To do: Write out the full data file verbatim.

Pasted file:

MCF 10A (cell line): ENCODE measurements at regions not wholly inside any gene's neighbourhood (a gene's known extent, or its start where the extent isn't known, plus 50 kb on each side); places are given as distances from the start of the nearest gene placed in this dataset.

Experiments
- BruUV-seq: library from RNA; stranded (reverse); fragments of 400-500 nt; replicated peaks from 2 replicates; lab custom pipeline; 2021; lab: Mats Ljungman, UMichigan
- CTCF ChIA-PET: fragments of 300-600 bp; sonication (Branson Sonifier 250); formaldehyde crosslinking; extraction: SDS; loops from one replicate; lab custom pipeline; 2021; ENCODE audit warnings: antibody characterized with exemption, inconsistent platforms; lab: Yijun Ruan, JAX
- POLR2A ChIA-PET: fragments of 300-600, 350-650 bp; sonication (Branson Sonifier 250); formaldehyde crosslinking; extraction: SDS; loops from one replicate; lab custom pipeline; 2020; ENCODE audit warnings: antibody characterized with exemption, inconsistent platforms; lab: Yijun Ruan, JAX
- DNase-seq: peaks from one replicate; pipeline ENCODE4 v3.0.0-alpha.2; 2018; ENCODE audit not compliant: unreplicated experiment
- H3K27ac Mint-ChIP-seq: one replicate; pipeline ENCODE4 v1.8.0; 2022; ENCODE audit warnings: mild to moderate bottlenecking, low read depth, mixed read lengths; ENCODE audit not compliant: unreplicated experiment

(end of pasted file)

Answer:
MCF 10A (cell line): ENCODE measurements at regions not wholly inside any gene's neighbourhood (a gene's known extent, or its start where the extent isn't known, plus 50 kb on each side); places are given as distances from the start of the nearest gene placed in this dataset.

Experiments
- BruUV-seq: library from RNA; stranded (reverse); fragments of 400-500 nt; replicated peaks from 2 replicates; lab custom pipeline; 2021; lab: Mats Ljungman, UMichigan
- CTCF ChIA-PET: fragments of 300-600 bp; sonication (Branson Sonifier 250); formaldehyde crosslinking; extraction: SDS; loops from one replicate; lab custom pipeline; 2021; ENCODE audit warnings: antibody characterized with exemption, inconsistent platforms; lab: Yijun Ruan, JAX
- POLR2A ChIA-PET: fragments of 300-600, 350-650 bp; sonication (Branson Sonifier 250); formaldehyde crosslinking; extraction: SDS; loops from one replicate; lab custom pipeline; 2020; ENCODE audit warnings: antibody characterized with exemption, inconsistent platforms; lab: Yijun Ruan, JAX
- DNase-seq: peaks from one replicate; pipeline ENCODE4 v3.0.0-alpha.2; 2018; ENCODE audit not compliant: unreplicated experiment
- H3K27ac Mint-ChIP-seq: one replicate; pipeline ENCODE4 v1.8.0; 2022; ENCODE audit warnings: mild to moderate bottlenecking, low read depth, mixed read lengths; ENCODE audit not compliant: unreplicated experiment